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Rapid detection of predation of Escherichia coli O157:H7 and sorting of bacterivorous Tetrahymena by flow cytometry.

Hernlem BJ, Ravva SV, Sarreal CZ - Front Cell Infect Microbiol (2014)

Bottom Line: Rapid non-culture based detection methods are required to determine the environmental survival and transport of enteric pathogens from point sources such as dairies and feedlots to food crops grown in proximity.In order to overcome autofluorescence of the target organism and to clearly discern Tetrahymena with ingested prey vs. those without, a ratio of prey to host of at least 100:1 was determined to be preferable.Under these conditions, we successfully sorted the two populations using short 5-45 min exposures of the prey and verified the internalization of E. coli O157:H7 cells in protozoa by confocal microscopy.

View Article: PubMed Central - PubMed

Affiliation: Foodborne Toxin Detection and Prevention Research Unit, Western Regional Research Center, US Department of Agriculture, Agricultural Research Service Albany, CA, USA.

ABSTRACT
Protozoa are known to harbor bacterial pathogens, alter their survival in the environment and make them hypervirulent. Rapid non-culture based detection methods are required to determine the environmental survival and transport of enteric pathogens from point sources such as dairies and feedlots to food crops grown in proximity. Grazing studies were performed on a soil isolate of Tetrahymena fed green fluorescent protein (GFP) expressing Escherichia coli O157:H7 to determine the suitability of the use of such fluorescent prey bacteria to locate and sort bacterivorous protozoa by flow cytometry. In order to overcome autofluorescence of the target organism and to clearly discern Tetrahymena with ingested prey vs. those without, a ratio of prey to host of at least 100:1 was determined to be preferable. Under these conditions, we successfully sorted the two populations using short 5-45 min exposures of the prey and verified the internalization of E. coli O157:H7 cells in protozoa by confocal microscopy. This technique can be easily adopted for environmental monitoring of rates of enteric pathogen destruction vs. protection in protozoa.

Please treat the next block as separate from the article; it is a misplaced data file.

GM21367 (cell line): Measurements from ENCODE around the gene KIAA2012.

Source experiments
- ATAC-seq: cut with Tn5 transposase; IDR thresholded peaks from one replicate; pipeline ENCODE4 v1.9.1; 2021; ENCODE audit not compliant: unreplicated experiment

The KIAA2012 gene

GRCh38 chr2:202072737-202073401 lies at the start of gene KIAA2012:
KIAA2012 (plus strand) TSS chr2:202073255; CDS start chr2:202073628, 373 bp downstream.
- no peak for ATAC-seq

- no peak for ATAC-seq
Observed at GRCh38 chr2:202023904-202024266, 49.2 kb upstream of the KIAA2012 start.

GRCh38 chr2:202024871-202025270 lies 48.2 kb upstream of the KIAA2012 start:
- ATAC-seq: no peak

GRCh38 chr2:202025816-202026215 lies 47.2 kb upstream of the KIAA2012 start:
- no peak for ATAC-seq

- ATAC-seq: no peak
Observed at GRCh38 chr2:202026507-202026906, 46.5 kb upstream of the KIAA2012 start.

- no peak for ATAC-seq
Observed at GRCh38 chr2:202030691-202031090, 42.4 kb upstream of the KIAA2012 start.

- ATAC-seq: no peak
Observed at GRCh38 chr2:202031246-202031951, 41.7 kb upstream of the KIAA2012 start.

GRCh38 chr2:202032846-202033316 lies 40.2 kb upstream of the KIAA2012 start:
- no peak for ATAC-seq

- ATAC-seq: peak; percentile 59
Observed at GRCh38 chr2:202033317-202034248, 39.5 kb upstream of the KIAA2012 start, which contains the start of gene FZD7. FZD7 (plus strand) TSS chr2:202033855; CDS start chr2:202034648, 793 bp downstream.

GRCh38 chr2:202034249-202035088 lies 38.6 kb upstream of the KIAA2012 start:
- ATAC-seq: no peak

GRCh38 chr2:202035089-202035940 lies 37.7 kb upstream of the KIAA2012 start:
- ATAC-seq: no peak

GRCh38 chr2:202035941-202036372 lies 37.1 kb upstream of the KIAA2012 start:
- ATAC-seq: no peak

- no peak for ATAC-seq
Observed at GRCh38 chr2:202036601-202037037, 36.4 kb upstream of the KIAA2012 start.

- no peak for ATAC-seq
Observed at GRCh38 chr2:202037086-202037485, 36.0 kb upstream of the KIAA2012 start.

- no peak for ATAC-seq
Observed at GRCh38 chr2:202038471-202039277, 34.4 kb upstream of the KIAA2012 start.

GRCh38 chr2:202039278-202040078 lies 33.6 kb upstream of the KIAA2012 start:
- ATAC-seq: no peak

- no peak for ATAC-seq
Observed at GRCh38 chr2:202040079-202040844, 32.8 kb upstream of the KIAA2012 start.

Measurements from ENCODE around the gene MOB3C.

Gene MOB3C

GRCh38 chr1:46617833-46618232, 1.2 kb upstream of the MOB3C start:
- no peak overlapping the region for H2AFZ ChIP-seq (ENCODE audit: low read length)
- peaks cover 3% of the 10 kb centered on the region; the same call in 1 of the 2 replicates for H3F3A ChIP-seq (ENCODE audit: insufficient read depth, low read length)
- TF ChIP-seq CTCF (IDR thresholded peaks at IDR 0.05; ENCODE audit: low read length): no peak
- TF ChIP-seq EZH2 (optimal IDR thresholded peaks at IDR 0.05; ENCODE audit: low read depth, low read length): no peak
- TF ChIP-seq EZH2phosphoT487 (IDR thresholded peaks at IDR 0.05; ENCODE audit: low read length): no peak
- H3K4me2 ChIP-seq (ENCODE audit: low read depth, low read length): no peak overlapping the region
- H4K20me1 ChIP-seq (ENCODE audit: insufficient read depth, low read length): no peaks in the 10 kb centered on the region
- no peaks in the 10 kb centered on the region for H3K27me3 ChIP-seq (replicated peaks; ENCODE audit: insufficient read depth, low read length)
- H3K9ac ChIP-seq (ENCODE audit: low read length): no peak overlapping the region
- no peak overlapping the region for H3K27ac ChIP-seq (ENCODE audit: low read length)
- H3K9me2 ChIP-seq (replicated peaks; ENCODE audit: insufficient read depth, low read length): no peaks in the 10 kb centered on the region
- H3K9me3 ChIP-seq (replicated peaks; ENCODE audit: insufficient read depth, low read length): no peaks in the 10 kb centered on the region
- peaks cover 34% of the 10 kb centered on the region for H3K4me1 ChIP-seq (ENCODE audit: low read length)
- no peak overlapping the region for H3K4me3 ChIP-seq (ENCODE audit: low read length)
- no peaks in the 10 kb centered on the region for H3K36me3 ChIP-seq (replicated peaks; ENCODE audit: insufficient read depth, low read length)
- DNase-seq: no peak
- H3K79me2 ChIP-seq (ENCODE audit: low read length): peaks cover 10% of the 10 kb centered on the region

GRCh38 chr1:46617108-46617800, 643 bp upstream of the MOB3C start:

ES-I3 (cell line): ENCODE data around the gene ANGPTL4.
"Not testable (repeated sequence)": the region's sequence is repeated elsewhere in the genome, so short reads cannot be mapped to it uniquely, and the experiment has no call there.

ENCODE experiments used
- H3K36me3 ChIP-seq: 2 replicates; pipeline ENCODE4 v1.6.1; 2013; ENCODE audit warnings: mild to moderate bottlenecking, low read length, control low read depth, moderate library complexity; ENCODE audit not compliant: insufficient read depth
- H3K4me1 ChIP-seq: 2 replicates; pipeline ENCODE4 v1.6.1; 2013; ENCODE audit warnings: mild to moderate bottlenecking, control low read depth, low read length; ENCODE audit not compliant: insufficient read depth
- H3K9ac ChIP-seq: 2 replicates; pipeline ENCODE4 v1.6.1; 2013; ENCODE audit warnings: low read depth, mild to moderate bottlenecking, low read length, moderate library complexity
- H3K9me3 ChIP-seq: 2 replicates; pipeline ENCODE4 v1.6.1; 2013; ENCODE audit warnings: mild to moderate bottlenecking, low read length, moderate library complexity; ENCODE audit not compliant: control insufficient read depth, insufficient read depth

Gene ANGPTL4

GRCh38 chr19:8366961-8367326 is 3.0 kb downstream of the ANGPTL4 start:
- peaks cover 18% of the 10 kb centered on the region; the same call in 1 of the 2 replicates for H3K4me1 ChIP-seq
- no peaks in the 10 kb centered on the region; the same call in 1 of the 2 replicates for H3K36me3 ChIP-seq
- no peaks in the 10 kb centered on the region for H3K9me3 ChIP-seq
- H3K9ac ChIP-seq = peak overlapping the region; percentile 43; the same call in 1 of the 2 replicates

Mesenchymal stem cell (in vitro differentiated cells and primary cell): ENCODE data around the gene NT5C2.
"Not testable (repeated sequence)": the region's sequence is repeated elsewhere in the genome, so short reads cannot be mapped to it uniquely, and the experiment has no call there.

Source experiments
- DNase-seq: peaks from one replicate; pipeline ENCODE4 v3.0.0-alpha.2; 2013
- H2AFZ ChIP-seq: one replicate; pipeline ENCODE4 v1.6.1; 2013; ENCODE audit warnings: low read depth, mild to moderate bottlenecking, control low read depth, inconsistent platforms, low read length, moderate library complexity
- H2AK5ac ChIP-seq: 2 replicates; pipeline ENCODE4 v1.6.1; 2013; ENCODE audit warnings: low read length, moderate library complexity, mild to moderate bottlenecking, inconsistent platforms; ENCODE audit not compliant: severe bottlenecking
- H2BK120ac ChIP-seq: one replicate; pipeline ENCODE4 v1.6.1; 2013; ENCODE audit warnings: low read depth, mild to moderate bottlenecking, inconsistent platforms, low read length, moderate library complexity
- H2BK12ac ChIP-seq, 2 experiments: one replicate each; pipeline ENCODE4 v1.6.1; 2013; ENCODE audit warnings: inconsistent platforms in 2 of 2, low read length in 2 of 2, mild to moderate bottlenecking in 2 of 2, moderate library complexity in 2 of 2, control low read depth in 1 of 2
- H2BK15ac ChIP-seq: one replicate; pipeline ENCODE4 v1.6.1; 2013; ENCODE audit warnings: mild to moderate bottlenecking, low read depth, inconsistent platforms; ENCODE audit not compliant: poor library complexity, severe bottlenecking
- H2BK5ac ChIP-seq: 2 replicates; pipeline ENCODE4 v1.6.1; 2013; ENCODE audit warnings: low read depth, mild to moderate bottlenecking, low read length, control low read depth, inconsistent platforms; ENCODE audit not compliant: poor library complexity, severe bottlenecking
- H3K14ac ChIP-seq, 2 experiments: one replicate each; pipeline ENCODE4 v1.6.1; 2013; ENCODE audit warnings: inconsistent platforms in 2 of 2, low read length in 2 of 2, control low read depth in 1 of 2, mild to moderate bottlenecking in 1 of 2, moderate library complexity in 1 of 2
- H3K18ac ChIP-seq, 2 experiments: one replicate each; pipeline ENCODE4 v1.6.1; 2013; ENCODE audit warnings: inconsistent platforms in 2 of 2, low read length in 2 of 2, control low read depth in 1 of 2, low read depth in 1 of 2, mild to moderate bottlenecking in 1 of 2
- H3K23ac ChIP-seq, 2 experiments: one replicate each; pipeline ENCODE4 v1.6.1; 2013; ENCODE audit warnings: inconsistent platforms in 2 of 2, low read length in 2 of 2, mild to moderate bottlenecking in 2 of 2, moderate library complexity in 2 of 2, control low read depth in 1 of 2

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Uptake of live vs. heat killed cells of GFP-EcO157 by Tetrahymena monitored over time as the mean and median green fluorescence intensity. Open symbols indicate the case where the E. coli were heat killed prior to feeding. Initial EcO157 concentration was 106 cells mL−1. Predator-prey ratio was 1:100.
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Figure 1: Uptake of live vs. heat killed cells of GFP-EcO157 by Tetrahymena monitored over time as the mean and median green fluorescence intensity. Open symbols indicate the case where the E. coli were heat killed prior to feeding. Initial EcO157 concentration was 106 cells mL−1. Predator-prey ratio was 1:100.

Mentions: The plot in Figure 1 shows a typical time course of fluorescence uptake by Tetrahymena feeding on GFP-EcO157 with an initial concentration of 106 mL−1. Neither heat nor formalin fixation had an adverse effect on GFP fluorescence of the individual E. coli bacteria. Therefore, either method could be used to inactivate the pathogenic bacteria for safety concern when sorting but we chose to use formalin fixation subsequent to feeding so that the bacteria could be fed to Tetrahymena live. In any case, the plot shows a rapid uptake of EcO157 whether live or heat killed, the latter yielding somewhat more peak fluorescence internalization.